There could be all sorts of perverse consequences. The ramifications have not been thought through. We know that the change is not necessary. We know that it has been driven by the Government's assumption that they must introduce it. As I have said, I believe that it has been driven first by an ideological desire to be exceptionally hair-shirted and stern with the deficit-unnecessarily, given that the markets would be entirely content with a slightly longer-profile reduction in the deficit, as long as it was being reduced-and secondly by a wish to stack up a bit of revenue for a give-away further down the line.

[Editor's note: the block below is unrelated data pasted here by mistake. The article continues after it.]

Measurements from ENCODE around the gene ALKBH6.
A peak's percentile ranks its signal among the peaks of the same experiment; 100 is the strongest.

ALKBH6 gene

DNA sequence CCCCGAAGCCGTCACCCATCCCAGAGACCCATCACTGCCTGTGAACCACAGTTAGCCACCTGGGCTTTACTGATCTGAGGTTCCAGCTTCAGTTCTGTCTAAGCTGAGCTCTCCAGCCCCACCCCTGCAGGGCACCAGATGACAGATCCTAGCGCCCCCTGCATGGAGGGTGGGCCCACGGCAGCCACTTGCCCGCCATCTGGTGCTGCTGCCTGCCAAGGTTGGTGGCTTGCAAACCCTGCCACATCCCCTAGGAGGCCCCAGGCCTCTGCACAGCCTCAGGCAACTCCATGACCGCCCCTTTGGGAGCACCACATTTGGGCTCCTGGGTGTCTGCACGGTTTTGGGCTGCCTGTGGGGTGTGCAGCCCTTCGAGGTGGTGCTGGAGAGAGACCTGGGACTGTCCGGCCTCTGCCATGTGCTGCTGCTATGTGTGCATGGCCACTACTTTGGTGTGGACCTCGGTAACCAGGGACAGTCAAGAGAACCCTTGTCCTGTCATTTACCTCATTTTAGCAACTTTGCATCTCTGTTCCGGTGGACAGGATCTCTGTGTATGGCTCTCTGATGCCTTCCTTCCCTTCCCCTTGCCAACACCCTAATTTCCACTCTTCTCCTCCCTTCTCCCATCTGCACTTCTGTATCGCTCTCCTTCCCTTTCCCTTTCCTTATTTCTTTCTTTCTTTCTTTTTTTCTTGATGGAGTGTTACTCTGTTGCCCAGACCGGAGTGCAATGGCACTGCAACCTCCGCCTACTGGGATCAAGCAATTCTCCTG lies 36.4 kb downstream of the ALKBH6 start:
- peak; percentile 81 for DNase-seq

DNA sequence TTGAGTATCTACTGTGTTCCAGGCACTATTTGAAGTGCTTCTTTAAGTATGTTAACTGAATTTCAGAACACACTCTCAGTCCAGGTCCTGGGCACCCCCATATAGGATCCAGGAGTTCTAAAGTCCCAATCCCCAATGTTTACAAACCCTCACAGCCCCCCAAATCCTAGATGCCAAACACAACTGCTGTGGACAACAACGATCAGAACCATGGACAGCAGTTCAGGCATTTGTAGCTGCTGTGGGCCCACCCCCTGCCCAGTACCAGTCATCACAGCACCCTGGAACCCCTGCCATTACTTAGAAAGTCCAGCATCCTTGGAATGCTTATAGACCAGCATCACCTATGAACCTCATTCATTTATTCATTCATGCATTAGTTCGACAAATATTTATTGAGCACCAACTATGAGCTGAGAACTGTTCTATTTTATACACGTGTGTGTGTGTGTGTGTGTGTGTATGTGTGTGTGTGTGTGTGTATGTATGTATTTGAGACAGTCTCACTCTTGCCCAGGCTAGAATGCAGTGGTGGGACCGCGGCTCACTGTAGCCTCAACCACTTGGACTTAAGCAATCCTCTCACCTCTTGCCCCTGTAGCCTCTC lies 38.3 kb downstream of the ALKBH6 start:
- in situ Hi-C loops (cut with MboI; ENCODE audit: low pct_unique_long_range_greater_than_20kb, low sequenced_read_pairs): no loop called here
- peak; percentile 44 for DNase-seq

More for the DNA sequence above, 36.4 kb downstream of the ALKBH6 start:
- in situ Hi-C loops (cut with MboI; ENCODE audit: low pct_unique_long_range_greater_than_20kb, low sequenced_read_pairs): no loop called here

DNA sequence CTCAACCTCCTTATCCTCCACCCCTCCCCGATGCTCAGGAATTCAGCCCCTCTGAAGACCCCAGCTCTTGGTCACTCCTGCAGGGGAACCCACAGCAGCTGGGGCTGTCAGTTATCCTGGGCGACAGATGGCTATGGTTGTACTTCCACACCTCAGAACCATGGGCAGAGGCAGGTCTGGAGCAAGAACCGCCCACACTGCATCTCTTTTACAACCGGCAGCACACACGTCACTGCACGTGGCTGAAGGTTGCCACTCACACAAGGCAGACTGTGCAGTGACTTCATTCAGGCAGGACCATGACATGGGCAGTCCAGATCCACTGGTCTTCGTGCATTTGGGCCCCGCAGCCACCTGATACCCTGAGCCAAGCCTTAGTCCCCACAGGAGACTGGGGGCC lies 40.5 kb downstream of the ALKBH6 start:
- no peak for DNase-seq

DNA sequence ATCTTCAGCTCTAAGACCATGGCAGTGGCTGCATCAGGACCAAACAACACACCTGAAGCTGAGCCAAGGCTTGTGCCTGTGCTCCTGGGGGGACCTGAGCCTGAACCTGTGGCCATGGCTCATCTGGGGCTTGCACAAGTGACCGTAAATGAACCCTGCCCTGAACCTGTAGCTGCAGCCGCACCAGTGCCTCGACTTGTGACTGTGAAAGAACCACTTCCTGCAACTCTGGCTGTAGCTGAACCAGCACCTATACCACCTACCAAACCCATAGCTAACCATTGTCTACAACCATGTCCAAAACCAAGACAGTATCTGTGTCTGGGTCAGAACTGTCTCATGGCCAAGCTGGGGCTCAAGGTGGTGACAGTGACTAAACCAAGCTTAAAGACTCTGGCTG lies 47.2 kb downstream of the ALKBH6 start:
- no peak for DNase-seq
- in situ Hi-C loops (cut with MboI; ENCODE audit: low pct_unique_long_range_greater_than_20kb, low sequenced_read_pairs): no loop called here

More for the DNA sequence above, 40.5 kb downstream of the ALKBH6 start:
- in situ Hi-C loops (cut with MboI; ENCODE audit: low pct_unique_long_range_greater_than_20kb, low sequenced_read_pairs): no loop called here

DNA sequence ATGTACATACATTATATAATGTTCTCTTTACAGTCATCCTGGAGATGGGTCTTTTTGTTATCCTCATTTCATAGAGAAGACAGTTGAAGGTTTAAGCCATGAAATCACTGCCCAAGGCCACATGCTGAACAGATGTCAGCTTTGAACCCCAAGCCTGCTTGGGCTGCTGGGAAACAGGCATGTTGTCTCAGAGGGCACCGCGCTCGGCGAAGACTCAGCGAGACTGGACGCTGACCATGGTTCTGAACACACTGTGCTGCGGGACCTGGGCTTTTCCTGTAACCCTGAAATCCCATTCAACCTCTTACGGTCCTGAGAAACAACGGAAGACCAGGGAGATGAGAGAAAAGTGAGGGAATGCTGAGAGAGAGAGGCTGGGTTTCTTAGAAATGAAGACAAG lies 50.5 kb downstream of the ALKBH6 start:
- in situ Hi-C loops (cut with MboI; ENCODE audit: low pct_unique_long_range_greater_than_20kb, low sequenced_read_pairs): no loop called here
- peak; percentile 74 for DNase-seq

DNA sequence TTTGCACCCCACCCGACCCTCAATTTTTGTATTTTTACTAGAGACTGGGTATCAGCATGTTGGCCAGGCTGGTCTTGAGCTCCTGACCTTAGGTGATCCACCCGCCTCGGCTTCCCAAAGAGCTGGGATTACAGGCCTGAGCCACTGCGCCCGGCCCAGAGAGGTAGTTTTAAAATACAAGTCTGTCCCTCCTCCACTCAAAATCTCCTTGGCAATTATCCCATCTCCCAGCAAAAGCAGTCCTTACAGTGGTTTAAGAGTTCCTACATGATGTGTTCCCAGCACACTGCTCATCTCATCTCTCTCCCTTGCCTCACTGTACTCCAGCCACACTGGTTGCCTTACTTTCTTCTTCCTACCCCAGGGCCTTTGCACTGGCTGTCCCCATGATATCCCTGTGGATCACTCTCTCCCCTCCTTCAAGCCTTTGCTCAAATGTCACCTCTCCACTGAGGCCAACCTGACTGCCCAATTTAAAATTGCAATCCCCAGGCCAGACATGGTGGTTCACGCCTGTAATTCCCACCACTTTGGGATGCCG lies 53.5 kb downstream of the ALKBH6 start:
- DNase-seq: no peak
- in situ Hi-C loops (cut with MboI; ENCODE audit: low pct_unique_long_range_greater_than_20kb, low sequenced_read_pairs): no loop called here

Whether we are talking about the effect of the VAT increase on the value of certain retail industries-I believe that shares in Halfords fell dramatically as soon as it was announced-and on big ticket sales, or about its effect across the board in terms of social and economic policy and, in particular, on those who can afford it least, it is regressive and regrettable. It should be reviewed after a year or two at the latest, and the Treasury should show leniency to those who can least afford it, especially children and young families.